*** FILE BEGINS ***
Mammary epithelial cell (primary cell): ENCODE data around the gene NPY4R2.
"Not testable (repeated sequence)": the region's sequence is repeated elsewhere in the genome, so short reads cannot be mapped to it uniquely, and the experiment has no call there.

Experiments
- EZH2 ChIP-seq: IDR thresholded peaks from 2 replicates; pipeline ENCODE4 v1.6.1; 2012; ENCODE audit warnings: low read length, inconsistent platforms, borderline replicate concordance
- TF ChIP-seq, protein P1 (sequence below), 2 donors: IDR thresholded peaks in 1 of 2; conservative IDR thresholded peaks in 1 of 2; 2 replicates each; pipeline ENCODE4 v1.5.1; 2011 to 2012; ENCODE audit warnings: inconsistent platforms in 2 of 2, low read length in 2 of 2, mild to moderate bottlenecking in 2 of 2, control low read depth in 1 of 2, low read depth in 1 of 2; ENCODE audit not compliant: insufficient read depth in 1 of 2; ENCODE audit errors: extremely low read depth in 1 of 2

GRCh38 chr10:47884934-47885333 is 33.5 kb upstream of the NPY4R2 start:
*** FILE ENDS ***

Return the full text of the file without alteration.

Mammary epithelial cell (primary cell): ENCODE data around the gene NPY4R2.
"Not testable (repeated sequence)": the region's sequence is repeated elsewhere in the genome, so short reads cannot be mapped to it uniquely, and the experiment has no call there.

Experiments
- EZH2 ChIP-seq: IDR thresholded peaks from 2 replicates; pipeline ENCODE4 v1.6.1; 2012; ENCODE audit warnings: low read length, inconsistent platforms, borderline replicate concordance
- TF ChIP-seq, protein P1 (sequence below), 2 donors: IDR thresholded peaks in 1 of 2; conservative IDR thresholded peaks in 1 of 2; 2 replicates each; pipeline ENCODE4 v1.5.1; 2011 to 2012; ENCODE audit warnings: inconsistent platforms in 2 of 2, low read length in 2 of 2, mild to moderate bottlenecking in 2 of 2, control low read depth in 1 of 2, low read depth in 1 of 2; ENCODE audit not compliant: insufficient read depth in 1 of 2; ENCODE audit errors: extremely low read depth in 1 of 2

GRCh38 chr10:47884934-47885333 is 33.5 kb upstream of the NPY4R2 start: